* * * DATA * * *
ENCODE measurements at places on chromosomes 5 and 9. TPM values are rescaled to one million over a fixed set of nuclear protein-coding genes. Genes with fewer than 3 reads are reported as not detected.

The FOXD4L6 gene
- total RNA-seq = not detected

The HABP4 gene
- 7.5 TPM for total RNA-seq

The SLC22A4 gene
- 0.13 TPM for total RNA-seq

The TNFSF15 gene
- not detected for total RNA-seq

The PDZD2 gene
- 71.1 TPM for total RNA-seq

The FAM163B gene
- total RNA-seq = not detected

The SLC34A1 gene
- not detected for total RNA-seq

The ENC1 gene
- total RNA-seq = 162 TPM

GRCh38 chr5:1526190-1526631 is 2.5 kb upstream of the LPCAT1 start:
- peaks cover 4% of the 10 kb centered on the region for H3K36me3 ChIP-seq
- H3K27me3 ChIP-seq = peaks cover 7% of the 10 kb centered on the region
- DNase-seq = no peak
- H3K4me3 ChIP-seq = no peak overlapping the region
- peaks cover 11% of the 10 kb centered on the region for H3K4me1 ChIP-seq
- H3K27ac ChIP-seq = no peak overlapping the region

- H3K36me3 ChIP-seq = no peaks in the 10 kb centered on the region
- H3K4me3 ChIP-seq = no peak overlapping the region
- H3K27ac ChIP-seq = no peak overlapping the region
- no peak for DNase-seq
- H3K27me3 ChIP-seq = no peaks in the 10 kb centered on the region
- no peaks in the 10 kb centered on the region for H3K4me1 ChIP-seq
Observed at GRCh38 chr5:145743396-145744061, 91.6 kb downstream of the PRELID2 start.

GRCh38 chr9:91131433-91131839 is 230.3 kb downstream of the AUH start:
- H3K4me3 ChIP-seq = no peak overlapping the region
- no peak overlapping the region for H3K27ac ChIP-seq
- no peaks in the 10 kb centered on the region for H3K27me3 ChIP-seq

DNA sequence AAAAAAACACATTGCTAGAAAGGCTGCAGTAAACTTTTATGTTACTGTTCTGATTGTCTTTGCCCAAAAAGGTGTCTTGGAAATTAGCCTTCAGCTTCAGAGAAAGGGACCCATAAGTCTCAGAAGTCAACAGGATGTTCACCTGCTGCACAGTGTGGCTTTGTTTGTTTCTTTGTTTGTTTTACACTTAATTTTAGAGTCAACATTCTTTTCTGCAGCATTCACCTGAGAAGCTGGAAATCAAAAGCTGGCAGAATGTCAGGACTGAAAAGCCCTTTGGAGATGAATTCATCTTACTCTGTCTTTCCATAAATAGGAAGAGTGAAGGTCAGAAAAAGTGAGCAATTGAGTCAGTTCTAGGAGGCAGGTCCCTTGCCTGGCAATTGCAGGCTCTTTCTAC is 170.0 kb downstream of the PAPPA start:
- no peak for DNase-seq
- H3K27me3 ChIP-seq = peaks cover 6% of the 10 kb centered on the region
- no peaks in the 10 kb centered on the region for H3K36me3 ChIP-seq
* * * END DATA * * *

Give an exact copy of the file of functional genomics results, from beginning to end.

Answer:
ENCODE measurements at places on chromosomes 5 and 9. TPM values are rescaled to one million over a fixed set of nuclear protein-coding genes. Genes with fewer than 3 reads are reported as not detected.

The FOXD4L6 gene
- total RNA-seq = not detected

The HABP4 gene
- 7.5 TPM for total RNA-seq

The SLC22A4 gene
- 0.13 TPM for total RNA-seq

The TNFSF15 gene
- not detected for total RNA-seq

The PDZD2 gene
- 71.1 TPM for total RNA-seq

The FAM163B gene
- total RNA-seq = not detected

The SLC34A1 gene
- not detected for total RNA-seq

The ENC1 gene
- total RNA-seq = 162 TPM

GRCh38 chr5:1526190-1526631 is 2.5 kb upstream of the LPCAT1 start:
- peaks cover 4% of the 10 kb centered on the region for H3K36me3 ChIP-seq
- H3K27me3 ChIP-seq = peaks cover 7% of the 10 kb centered on the region
- DNase-seq = no peak
- H3K4me3 ChIP-seq = no peak overlapping the region
- peaks cover 11% of the 10 kb centered on the region for H3K4me1 ChIP-seq
- H3K27ac ChIP-seq = no peak overlapping the region

- H3K36me3 ChIP-seq = no peaks in the 10 kb centered on the region
- H3K4me3 ChIP-seq = no peak overlapping the region
- H3K27ac ChIP-seq = no peak overlapping the region
- no peak for DNase-seq
- H3K27me3 ChIP-seq = no peaks in the 10 kb centered on the region
- no peaks in the 10 kb centered on the region for H3K4me1 ChIP-seq
Observed at GRCh38 chr5:145743396-145744061, 91.6 kb downstream of the PRELID2 start.

GRCh38 chr9:91131433-91131839 is 230.3 kb downstream of the AUH start:
- H3K4me3 ChIP-seq = no peak overlapping the region
- no peak overlapping the region for H3K27ac ChIP-seq
- no peaks in the 10 kb centered on the region for H3K27me3 ChIP-seq

DNA sequence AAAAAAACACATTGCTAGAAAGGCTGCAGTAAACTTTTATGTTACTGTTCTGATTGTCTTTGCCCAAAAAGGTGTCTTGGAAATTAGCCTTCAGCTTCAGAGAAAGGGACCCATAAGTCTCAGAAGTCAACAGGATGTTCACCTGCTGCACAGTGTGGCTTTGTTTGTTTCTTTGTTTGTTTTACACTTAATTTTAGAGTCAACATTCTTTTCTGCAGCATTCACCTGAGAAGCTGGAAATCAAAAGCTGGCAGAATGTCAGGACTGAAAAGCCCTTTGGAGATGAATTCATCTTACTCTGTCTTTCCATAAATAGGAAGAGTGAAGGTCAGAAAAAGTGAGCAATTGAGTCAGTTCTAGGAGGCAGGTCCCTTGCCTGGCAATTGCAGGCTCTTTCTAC is 170.0 kb downstream of the PAPPA start:
- no peak for DNase-seq
- H3K27me3 ChIP-seq = peaks cover 6% of the 10 kb centered on the region
- no peaks in the 10 kb centered on the region for H3K36me3 ChIP-seq